I’m remembering a luncheon at one of our annual denominational gatherings.  Pastors who have been wounded, I think they called it, were invited to dine with one another and to hear an encouraging word from a gifted speaker.  To my surprise, there must have been a thousand people at the luncheon.  “There is a lot of hurt here,” I remember thinking.  And the speaker?  The speaker was a pastor who had gone from success to success and had known only acclaim from day one.  He was a fine man, don’t misunderstand me.  He served a mega-church and was a media darling.  But he was without a clue how these preachers and their spouses were hurting, had never seen how a church can turn on the man God sends and crucify him while trying to make it seem like God’s will, and had never been in the place of an unemployed preacher who now wonders what he can do or how he can get back into ministry.  (The speaker made a valiant effort.  But it was like me addressing a group of refugees from a war-torn country when I’d lived in the USA all my life.  I wouldn’t have a clue.)

It was said of our Lord Jesus, “We do not have a High Priest who cannot sympathize with our weaknesses, but (we have one who) was in all points tempted as we are, yet without sin” (Hebrews 4:15).

Roger sat in my living room in tears.  “Why doesn’t God understand me?” he said.  “I just wish he knew how it feels to be me.”

Roger was slightly retarded, but not so much he couldn’t see what was happening.  His parents were elderly, they lived miles out of town and Roger had started coming to our church with other young people.  After he finished school–I’m not sure they graduated him so much as released him for time spent–he took a job at a fast food place.  He drove an old truck.  Roger was lonely and wanted a girlfriend.  He’d been told that he should date only single women, so he had stood on a street corner that afternoon asking women as they passed, “Are you married?  Are you married?”  Of course, they hurried past him, fearing this strange young man might be dangerous.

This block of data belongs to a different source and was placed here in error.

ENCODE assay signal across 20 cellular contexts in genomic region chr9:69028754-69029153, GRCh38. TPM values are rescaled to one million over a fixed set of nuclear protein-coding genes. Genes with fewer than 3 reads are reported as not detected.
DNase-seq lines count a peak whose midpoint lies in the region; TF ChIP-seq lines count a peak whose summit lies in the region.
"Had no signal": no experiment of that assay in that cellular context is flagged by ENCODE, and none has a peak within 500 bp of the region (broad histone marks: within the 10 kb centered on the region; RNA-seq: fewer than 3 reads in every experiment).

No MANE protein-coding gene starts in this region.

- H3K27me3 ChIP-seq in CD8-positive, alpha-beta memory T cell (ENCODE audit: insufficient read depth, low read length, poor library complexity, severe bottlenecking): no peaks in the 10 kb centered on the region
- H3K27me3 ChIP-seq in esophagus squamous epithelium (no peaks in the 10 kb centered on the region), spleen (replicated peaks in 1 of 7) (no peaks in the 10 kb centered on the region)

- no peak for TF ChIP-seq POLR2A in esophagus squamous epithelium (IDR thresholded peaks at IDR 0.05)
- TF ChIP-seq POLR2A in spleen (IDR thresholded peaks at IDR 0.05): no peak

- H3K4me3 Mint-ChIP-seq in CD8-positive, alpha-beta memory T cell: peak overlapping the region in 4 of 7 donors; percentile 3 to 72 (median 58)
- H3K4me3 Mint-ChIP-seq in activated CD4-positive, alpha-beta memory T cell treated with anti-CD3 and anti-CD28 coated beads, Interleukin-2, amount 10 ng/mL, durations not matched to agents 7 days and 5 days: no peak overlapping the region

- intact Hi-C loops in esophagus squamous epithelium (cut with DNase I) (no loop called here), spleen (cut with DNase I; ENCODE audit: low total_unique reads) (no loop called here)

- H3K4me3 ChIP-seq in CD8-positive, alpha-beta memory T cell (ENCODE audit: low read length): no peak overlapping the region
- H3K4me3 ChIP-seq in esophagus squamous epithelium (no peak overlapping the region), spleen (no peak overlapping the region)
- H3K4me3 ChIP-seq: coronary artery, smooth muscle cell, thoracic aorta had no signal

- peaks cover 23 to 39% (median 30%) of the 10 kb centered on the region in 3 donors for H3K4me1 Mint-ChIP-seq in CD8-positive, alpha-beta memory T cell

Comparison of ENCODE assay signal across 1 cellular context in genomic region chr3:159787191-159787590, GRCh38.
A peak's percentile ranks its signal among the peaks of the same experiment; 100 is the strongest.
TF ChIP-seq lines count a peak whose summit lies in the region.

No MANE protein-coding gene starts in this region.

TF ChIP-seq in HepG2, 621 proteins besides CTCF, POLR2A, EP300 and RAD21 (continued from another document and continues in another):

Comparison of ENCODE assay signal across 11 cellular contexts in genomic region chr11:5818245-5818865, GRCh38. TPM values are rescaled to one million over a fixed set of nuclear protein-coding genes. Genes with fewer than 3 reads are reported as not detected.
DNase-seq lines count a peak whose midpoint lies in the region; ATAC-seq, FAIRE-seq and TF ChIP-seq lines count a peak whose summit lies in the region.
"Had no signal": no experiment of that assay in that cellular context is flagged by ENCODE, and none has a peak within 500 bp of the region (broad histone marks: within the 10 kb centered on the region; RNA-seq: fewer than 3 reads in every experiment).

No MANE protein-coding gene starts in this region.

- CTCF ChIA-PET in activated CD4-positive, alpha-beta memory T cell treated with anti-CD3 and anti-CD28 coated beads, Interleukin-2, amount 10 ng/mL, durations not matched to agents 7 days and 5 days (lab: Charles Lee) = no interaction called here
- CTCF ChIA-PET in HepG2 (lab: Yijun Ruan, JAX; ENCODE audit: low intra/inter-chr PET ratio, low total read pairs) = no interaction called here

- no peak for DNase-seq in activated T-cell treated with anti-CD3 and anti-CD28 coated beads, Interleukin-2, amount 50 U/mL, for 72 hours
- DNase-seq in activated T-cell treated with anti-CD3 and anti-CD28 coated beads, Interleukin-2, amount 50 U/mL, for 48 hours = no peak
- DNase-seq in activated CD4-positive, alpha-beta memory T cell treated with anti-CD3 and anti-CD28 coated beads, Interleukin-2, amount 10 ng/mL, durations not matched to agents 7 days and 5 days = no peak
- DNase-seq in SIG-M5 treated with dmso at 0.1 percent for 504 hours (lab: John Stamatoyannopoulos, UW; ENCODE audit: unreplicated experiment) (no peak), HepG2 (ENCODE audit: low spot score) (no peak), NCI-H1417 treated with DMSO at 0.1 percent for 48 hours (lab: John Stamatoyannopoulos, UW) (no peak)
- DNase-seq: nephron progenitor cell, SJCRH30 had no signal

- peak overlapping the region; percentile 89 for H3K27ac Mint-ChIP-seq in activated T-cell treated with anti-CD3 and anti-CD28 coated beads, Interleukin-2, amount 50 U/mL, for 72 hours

“That’s the one thing I can assure you of, Roger,” I said.  “The Lord knows exactly how you feel.  He came to His own people and they rejected Him.  They would not listen to Him and they spat on Him and then crucified Him.  He knows how it feels to be you.”

As He does me. And you.

That’s why the writer of Hebrews says, “Let us therefore come boldly to the throne of grace, that we may receive mercy and find grace to help in time of need” (Hebrews 4:16).


It turns out that Jesus was just such a battle-scarred preacher.